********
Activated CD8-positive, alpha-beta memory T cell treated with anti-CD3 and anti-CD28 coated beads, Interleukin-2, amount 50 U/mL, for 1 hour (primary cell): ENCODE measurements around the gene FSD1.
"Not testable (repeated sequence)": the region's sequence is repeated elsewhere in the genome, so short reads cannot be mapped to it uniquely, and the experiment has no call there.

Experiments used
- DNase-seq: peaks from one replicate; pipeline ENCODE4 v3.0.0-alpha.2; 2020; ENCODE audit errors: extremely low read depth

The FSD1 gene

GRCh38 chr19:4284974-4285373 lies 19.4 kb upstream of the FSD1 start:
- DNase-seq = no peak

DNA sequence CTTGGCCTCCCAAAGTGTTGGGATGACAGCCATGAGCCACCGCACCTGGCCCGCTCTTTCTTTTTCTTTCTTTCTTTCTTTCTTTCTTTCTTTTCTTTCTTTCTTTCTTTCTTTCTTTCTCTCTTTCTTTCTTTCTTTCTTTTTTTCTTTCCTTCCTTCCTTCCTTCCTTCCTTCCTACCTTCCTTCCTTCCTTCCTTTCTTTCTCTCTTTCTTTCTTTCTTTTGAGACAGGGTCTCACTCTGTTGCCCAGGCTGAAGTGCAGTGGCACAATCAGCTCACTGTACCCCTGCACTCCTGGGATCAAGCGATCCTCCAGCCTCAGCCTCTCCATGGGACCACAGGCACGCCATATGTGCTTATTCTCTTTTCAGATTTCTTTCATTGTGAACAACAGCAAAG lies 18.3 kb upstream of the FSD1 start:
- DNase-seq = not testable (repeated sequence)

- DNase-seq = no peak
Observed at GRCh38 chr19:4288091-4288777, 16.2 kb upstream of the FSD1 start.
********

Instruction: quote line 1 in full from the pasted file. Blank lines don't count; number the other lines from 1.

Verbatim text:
Activated CD8-positive, alpha-beta memory T cell treated with anti-CD3 and anti-CD28 coated beads, Interleukin-2, amount 50 U/mL, for 1 hour (primary cell): ENCODE measurements around the gene FSD1.